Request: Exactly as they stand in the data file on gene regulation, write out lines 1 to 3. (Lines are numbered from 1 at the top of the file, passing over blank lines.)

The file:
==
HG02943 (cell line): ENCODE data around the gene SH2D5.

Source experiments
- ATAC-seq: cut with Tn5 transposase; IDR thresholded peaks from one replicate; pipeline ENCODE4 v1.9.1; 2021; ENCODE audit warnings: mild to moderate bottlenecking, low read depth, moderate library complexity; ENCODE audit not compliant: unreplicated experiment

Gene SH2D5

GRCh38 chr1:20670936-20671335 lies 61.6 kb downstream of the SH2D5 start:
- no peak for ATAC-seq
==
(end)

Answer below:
HG02943 (cell line): ENCODE data around the gene SH2D5.

Source experiments
- ATAC-seq: cut with Tn5 transposase; IDR thresholded peaks from one replicate; pipeline ENCODE4 v1.9.1; 2021; ENCODE audit warnings: mild to moderate bottlenecking, low read depth, moderate library complexity; ENCODE audit not compliant: unreplicated experiment